What Makes A Photographer A Professional?

Posted on 2/7/2014 by Jim Pickerell | Printable Version | Comments (1)

I’m getting tired of the overuse of the term “Professional” as it relates to photographers. Webster’s defines a professional as “a person who earns a living in an occupation frequently engaged in by amateurs, or a person who is expert in his or her work.”

Many stock photographers want to call themselves “professionals” after they have sold their first image.

My definition of a “Professional Photographer” is someone who “earns a living” – enough to support him or herself, and a family -- from the revenue earned producing images. Profit is a key element. By that definition there aren’t many professionals in the business and the number is declining rapidly.

There are a lot of young people who call themselves “aspiring professionals.” They own and use professional equipment. They take classes and attend conferences to try to learn more about how to take better pictures. Photography is the only occupation they are engaged in and they earn some money licensing rights to or selling their images. But the money they earn is at best barely enough to provide them with food and shelter. They may still be living with their parents, or being supported by the revenue earned by a spouse. They may be “aspiring,” but by my definition that is a long way from being a “professional.”

The professional is concerned about the time invested to produce a work because time is money. If he is trying to earn a living he has to be concerned about the time it takes to produce every dollar of revenue. If “a living” is important, he has to be concerned about whether he could earn more by doing something else.

Good News

The good news is you don’t have to be a “Professional” to take great pictures or be an “expert” at what you do as a photographer. Amateurs take many of the best pictures. These people earn their living in some other way. Taking pictures is an avocation. They take pictures to please themselves. Often these pictures are also pleasing to others. They spend time learning about and engaging with a particular subject matter. In many cases the subjects of their photographs are also related to their occupation. Because they truly understand the subjects they photograph they often produce better, more story telling photographs than someone with great technical expertise in photography, but little knowledge of the subject matter. Not all amateurs are “skilled practitioner” by any stretch of the imagination, but many are.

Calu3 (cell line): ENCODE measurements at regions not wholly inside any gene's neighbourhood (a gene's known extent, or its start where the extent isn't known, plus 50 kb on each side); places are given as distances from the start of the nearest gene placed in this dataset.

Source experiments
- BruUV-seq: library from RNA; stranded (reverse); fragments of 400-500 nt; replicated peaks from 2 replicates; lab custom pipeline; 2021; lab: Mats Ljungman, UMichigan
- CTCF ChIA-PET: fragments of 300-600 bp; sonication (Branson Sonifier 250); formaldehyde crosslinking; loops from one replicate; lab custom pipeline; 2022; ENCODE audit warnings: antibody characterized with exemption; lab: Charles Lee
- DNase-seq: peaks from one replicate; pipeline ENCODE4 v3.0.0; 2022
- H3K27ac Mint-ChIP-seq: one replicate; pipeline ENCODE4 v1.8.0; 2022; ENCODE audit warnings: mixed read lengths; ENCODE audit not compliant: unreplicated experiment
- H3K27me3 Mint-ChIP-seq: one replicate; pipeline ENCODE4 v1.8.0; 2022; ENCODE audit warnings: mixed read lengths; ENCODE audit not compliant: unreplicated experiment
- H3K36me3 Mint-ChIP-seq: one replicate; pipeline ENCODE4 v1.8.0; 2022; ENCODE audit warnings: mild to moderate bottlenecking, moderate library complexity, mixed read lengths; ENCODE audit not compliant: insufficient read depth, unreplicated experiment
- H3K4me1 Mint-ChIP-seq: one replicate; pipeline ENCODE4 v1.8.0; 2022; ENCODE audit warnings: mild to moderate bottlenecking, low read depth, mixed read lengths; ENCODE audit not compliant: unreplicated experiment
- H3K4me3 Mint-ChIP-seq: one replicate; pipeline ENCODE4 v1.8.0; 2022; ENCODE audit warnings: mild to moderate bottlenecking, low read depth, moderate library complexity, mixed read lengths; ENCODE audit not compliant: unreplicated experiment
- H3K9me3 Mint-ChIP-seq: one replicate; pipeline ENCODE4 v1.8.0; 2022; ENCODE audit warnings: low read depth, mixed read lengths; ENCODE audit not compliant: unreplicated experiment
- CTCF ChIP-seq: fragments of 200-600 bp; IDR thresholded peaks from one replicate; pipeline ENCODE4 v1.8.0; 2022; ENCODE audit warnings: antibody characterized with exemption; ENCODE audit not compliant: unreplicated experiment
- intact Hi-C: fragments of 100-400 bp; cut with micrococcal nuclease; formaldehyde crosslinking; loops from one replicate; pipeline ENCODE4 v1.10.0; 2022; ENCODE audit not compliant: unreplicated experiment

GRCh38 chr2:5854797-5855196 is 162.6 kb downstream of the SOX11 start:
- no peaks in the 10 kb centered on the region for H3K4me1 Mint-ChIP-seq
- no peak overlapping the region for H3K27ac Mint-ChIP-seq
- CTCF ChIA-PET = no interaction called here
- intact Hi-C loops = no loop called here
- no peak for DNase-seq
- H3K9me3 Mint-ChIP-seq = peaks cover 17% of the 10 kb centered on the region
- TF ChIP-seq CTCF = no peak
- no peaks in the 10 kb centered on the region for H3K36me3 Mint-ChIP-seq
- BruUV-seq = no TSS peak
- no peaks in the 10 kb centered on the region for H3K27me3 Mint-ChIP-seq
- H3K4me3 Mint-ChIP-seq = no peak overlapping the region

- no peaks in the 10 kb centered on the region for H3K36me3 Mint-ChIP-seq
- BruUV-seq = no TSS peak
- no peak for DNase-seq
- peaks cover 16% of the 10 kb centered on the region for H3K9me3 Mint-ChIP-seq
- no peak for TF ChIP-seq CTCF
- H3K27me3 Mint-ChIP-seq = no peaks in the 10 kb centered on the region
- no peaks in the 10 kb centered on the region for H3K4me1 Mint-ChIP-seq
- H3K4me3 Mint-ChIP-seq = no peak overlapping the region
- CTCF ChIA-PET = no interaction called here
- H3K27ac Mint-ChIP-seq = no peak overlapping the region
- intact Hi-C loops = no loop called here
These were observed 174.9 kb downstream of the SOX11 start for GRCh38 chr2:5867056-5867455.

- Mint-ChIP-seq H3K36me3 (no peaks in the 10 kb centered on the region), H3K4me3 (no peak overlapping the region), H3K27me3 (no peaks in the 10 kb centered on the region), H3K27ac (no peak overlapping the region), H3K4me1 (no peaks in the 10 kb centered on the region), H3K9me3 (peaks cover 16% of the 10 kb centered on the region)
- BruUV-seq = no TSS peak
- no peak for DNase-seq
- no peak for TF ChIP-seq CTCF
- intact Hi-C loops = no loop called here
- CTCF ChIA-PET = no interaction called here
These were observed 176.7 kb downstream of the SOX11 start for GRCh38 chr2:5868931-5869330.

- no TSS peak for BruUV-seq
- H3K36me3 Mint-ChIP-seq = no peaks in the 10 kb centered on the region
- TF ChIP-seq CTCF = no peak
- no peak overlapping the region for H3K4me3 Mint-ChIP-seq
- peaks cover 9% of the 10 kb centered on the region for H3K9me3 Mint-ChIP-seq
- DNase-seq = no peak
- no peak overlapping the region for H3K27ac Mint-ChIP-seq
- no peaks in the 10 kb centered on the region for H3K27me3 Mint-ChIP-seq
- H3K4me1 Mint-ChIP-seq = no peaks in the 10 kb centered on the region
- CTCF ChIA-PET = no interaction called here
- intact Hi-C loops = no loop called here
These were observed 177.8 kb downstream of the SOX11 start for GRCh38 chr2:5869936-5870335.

For most amateurs profit is not a motivation. Sure, they would like to be paid something for their work. If someone is willing to pay something that is an affirmation and evidence that someone else believes their work has value. But, the amateur will do whatever it takes to get the picture he wants. If the monetary compensation does not cover the cost of production, that is not a major concern for the amateur. In many cases knowing that many people liked the image, even if they paid very little for it, provides more personal satisfaction than one person being willing to pay much more for it.

Thus, because he will spend whatever time, effort and expense necessary to get the best picture the amateur sometimes produce better photos than the professional. The professional knows that he will lose money if he puts as much time, effort and energy into the job so he either doesn’t take on the project at all, or settles for something that may not be quite as good, but can be achieved by investing less time and expense.

In many professions a formal education and training is necessary to achieve professional rank. That is not true of photography. The equipment required in most cases has become less and less expensive and more and more foolproof. There are countless inexpensive seminars and online training sites where aspiring photographers can get the technical information they need. Practical experience and assisting more experienced photographers is often of more value than a formal education.  

Want to become a professional? Here are some things to think about.